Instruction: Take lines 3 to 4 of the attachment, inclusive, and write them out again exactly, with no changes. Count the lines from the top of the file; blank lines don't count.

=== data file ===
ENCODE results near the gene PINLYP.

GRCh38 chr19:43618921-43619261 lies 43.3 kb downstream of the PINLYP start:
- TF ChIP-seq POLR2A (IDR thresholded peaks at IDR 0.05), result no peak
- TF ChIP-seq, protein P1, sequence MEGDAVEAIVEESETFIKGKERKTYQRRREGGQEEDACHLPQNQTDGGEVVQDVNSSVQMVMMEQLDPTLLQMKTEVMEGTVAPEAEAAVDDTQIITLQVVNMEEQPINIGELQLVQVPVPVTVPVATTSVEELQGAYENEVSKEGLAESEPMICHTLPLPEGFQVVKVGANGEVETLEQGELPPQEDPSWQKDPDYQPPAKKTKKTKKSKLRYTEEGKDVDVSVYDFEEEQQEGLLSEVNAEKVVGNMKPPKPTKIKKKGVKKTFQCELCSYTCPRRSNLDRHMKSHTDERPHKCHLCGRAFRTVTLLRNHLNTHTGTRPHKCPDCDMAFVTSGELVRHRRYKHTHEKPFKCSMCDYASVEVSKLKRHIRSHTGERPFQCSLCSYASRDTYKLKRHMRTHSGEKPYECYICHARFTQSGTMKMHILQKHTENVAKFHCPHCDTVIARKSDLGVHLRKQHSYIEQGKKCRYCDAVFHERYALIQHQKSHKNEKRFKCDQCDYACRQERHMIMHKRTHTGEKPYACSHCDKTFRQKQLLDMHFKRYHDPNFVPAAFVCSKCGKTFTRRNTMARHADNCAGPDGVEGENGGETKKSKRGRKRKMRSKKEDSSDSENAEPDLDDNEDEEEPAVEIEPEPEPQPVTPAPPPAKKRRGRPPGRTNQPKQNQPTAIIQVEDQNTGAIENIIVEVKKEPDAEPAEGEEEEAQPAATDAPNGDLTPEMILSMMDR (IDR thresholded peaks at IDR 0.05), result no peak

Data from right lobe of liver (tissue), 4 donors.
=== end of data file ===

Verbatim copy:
- TF ChIP-seq POLR2A (IDR thresholded peaks at IDR 0.05), result no peak
- TF ChIP-seq, protein P1, sequence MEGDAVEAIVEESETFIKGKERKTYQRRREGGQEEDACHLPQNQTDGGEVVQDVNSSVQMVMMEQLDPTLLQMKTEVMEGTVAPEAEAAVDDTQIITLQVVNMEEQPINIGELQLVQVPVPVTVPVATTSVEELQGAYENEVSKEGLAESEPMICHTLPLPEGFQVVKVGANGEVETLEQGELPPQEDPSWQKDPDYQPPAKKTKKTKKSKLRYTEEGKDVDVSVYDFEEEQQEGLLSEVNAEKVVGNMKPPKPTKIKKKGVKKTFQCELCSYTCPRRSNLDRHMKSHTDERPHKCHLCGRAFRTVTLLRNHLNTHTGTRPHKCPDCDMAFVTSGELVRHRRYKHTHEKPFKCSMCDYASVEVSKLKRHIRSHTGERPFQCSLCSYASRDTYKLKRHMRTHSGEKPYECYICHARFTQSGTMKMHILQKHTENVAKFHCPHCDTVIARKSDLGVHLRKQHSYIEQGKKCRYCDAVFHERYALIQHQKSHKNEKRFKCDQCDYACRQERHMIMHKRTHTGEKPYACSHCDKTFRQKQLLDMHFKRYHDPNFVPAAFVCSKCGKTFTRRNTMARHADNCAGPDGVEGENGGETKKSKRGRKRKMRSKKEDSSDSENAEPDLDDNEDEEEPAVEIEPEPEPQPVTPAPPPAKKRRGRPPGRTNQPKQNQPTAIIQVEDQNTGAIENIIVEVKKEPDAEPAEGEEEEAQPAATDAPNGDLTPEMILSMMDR (IDR thresholded peaks at IDR 0.05), result no peak